It was super hot now and despite moving well it seemed to be taking forever to get to the next waterpoint. I started to worry that I was going to run out of TrailBrew, I was down to a quarter of my last flask. I had been staying well on top of my nutrition at this point, having half a flask of TrailBrew and half a Clif Bar or a funsize chocolate every hour along with extra water and I really didn’t want to stuff it up. After a nice short steep descent we began to climb again and I saw the waterpoint, much to my relief. I filled up my flask whilst answering questions about my interesting henna and then set off again, determined to keep moving. The tracks were much more dirt road like now and easy to run and I clicked along at a steady pace, catching people here and there and not feeling too tired considering the 50k I had just run.
As 50km ticked over I wondered where the hell Base Camp was, thinking around each corner I should see it, but couldn’t. At the same time I was feeling absolutely stoked at my progress, knowing I was coming in at the fast end of my time estimates for the run. Then, just as I remembered that the first loop was 51km, Base Camp appeared up ahead. I could see people waiting on the hill and as I got closer I heard cheering. Emotions welled up but I put my game face on knowing that the hard work was just about to begin and that I needed to not get too comfortable here with my crew. Sarah met me on the hill and cheered me down to Base Camp where Maz was waiting. As I walked into the tent where the crew had set up, they had everything laid out and ready for me, I spied Aaron and said hello.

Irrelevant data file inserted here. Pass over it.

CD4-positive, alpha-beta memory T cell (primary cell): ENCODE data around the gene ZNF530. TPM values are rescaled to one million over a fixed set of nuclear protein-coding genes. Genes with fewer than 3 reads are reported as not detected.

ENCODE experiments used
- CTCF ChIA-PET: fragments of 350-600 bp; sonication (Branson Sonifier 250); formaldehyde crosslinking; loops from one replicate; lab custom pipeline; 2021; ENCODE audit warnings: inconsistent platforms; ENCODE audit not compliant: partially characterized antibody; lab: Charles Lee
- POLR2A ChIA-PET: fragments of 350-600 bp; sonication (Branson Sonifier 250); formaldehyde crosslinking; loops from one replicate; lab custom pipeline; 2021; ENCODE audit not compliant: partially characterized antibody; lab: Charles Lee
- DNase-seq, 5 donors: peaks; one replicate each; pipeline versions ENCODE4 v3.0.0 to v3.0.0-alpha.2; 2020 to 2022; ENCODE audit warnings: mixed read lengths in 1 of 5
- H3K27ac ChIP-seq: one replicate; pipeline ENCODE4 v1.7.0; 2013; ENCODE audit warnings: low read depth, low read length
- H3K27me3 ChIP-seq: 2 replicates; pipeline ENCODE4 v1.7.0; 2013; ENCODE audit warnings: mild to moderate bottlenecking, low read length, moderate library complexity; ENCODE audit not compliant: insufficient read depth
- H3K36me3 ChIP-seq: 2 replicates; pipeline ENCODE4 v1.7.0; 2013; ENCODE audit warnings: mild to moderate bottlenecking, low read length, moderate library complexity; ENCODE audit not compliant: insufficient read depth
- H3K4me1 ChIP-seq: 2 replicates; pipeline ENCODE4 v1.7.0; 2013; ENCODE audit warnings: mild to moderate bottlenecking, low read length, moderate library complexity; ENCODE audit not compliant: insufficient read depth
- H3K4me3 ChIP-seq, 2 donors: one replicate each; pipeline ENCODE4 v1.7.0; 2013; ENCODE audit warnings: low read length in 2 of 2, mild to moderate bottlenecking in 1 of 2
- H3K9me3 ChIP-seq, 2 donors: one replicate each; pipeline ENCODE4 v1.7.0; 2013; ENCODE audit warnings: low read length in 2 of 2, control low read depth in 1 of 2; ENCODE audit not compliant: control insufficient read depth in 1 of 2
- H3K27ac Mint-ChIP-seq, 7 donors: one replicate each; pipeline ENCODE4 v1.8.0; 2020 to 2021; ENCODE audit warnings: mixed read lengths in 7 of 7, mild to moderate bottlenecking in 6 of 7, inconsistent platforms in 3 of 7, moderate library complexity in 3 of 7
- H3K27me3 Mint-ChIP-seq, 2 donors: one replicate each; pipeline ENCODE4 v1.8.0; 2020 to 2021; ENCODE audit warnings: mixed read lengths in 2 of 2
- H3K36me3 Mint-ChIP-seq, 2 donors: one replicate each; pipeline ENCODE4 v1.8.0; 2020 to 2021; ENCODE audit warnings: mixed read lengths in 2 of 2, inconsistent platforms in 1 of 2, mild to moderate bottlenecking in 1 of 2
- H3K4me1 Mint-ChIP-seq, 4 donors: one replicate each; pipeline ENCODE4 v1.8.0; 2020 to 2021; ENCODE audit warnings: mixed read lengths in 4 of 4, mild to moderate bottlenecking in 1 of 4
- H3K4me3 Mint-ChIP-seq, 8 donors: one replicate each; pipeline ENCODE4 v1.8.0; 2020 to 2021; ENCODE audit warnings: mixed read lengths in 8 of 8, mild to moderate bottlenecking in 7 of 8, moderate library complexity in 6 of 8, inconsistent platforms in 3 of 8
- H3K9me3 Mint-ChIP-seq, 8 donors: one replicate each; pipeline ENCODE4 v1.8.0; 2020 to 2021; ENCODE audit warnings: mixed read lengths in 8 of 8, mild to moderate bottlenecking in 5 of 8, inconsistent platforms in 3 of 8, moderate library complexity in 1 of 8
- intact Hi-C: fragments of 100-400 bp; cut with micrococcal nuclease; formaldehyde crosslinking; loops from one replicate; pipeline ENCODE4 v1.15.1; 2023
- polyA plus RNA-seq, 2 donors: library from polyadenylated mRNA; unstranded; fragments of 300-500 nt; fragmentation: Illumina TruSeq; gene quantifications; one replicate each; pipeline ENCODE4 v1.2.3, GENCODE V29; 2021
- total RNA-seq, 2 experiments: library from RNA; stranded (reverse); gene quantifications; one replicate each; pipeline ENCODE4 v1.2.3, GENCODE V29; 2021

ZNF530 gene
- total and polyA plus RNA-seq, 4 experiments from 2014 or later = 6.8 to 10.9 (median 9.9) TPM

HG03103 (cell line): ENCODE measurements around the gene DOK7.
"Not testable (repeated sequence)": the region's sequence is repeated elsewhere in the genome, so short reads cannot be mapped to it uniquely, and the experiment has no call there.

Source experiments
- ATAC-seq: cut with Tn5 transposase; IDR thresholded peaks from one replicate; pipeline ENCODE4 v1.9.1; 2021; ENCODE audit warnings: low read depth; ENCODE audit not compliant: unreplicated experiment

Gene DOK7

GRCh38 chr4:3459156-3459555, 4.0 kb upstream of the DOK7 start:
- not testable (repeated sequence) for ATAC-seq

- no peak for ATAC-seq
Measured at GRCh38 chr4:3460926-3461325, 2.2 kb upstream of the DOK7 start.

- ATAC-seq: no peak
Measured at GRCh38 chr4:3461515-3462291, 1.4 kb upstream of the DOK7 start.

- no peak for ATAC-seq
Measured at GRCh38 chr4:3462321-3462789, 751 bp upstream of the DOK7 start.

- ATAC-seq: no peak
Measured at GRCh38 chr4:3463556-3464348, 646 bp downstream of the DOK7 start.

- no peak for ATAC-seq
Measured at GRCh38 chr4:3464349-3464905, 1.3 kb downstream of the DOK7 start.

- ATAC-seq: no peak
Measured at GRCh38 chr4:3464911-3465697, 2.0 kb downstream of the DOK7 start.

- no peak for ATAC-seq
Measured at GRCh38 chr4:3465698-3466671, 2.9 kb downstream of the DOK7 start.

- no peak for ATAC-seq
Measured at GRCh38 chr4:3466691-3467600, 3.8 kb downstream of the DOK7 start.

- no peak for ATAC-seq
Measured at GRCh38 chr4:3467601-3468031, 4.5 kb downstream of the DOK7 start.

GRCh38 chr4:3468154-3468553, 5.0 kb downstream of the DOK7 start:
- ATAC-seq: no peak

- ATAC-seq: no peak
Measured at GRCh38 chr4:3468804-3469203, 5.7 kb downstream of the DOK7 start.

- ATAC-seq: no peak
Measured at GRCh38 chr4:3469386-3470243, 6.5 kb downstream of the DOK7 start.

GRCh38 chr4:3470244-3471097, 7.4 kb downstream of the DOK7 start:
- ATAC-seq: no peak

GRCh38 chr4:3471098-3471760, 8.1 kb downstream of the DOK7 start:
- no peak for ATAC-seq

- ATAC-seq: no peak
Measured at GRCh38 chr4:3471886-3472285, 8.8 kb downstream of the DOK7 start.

All the gear
I dropped my poles, I took off my pack and pulled out all my flasks and the bladder, put my watch on to charge and then Maz held my hand and walked me to the loo while Sarah refilled everything for me. Having the loo and loo paper to clean up was SO good. I was relieved I wasn’t bleeding too hard but it was still messy – oh the joy! Maz and I walked back into the tent as she asked questions about what I’d seen and what I needed to do. Maz gave me a rub down on my legs while Sarah and I sorted nutrition to pack in my pack. I emptied out one shoe which now had a hole in it thanks to a spiky spaniard attack, then Maz suggested she wet me down as they had been hearing reports that the next big climb was very hot. I stepped outside the tent and Maz doused me with 2L of water. It was freezing on my hot head, but oh so good as well. Quickly back into the tent and everything was repacked, pack on, teeth brushed and out the door. As I got to the dirt road, one of them yelled out that my butt looked sexy in those shorts (go the duds!) and I yelled back that they forgot to make me laugh – to which they both flashed me, bwah ha ha ha! That did it! What an awesome crew. As I ran past a caravan where one of the 100miler crews were sitting they also yelled out that my butt did look sexy in those shorts, which made me crack up again. Then I headed up the climb, away from Base Camp.